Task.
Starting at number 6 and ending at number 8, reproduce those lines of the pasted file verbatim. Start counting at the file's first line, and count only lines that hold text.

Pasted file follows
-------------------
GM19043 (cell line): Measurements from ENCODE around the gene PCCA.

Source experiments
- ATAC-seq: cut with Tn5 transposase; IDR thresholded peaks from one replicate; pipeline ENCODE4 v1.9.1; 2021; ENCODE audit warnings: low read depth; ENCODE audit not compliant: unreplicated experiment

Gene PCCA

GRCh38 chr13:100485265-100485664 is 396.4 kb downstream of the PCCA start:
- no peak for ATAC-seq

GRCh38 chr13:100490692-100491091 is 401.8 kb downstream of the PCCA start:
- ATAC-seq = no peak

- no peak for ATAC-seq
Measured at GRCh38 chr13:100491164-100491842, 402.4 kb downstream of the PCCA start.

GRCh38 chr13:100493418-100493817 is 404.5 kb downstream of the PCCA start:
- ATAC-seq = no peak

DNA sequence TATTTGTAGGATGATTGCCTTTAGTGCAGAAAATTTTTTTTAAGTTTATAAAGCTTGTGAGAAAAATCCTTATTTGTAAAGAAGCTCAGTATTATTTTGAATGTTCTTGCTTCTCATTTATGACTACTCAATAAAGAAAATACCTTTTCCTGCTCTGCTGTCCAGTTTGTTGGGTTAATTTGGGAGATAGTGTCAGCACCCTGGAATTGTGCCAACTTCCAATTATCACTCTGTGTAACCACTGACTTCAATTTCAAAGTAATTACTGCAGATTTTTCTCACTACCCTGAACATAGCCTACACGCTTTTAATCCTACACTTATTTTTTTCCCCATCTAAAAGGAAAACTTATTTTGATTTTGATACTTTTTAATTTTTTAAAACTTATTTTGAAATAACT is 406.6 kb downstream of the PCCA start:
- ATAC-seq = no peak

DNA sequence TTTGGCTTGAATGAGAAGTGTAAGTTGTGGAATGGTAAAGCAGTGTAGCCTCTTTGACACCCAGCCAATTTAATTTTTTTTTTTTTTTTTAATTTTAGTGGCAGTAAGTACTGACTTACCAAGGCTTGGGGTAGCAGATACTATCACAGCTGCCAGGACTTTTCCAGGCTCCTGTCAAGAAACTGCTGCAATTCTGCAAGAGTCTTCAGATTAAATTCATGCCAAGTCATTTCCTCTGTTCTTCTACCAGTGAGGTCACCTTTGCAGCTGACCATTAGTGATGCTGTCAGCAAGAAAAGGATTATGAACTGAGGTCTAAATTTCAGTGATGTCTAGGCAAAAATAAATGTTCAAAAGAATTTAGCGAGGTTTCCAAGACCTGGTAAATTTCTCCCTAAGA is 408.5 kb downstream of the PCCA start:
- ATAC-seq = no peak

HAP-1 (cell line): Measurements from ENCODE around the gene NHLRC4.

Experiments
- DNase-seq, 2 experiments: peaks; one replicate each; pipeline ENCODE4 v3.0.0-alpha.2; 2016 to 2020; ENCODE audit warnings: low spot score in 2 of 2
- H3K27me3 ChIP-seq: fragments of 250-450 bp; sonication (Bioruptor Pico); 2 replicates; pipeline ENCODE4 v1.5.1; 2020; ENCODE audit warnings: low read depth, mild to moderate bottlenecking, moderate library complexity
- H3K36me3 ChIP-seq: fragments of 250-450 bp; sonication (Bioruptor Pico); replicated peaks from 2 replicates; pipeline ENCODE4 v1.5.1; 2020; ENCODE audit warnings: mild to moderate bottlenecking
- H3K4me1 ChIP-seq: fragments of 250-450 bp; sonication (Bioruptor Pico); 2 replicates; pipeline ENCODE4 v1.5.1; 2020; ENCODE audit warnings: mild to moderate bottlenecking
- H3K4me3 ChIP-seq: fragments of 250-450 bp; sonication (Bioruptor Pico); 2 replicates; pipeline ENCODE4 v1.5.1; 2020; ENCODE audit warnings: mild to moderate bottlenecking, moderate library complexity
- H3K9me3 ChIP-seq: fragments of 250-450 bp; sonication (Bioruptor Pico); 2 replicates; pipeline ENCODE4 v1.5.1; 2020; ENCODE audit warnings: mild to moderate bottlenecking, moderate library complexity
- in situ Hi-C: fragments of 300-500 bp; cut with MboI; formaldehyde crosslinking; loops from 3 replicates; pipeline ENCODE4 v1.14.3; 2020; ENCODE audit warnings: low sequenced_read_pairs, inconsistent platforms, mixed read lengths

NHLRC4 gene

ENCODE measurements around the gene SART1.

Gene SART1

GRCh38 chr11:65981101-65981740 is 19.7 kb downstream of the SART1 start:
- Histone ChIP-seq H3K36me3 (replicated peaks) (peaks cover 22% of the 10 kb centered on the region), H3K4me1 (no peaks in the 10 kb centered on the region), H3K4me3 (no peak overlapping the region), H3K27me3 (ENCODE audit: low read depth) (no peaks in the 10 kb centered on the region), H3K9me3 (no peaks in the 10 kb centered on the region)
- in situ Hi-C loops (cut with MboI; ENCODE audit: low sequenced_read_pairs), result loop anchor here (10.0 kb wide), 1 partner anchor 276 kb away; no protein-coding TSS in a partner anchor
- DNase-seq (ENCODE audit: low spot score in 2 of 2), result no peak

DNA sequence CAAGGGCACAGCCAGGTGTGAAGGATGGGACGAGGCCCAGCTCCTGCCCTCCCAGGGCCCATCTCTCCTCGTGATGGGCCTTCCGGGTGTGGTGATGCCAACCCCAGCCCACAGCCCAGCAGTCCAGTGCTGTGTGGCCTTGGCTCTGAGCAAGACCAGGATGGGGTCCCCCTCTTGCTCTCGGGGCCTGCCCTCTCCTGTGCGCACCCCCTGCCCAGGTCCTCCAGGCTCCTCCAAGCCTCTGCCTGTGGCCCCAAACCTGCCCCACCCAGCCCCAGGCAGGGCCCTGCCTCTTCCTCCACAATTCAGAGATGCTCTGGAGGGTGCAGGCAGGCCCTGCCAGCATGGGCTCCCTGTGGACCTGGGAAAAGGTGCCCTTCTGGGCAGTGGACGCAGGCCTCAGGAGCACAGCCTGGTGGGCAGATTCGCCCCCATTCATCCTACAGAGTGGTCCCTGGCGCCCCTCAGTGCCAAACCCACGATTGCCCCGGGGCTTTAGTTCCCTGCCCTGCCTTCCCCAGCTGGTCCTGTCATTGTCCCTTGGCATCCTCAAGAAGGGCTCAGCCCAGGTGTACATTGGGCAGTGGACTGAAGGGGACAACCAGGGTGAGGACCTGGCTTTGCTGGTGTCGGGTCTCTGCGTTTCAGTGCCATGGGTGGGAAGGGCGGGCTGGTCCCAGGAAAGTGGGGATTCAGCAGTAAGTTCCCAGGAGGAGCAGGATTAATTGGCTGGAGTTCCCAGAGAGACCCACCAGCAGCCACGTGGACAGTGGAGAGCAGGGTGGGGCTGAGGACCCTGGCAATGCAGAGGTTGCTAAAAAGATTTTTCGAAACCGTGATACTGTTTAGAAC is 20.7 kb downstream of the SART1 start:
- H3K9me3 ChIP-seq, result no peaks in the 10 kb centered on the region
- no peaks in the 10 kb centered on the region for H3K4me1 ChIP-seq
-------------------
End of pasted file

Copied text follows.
- no peak for ATAC-seq

GRCh38 chr13:100490692-100491091 is 401.8 kb downstream of the PCCA start:
- ATAC-seq = no peak